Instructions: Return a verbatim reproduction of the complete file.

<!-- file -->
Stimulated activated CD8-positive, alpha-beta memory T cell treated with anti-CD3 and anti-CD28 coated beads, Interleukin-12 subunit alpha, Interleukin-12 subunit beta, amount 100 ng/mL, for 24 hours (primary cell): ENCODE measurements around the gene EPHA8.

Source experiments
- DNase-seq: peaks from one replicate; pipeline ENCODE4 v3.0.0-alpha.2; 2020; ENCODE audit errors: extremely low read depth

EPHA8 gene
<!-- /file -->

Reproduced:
Stimulated activated CD8-positive, alpha-beta memory T cell treated with anti-CD3 and anti-CD28 coated beads, Interleukin-12 subunit alpha, Interleukin-12 subunit beta, amount 100 ng/mL, for 24 hours (primary cell): ENCODE measurements around the gene EPHA8.

Source experiments
- DNase-seq: peaks from one replicate; pipeline ENCODE4 v3.0.0-alpha.2; 2020; ENCODE audit errors: extremely low read depth

EPHA8 gene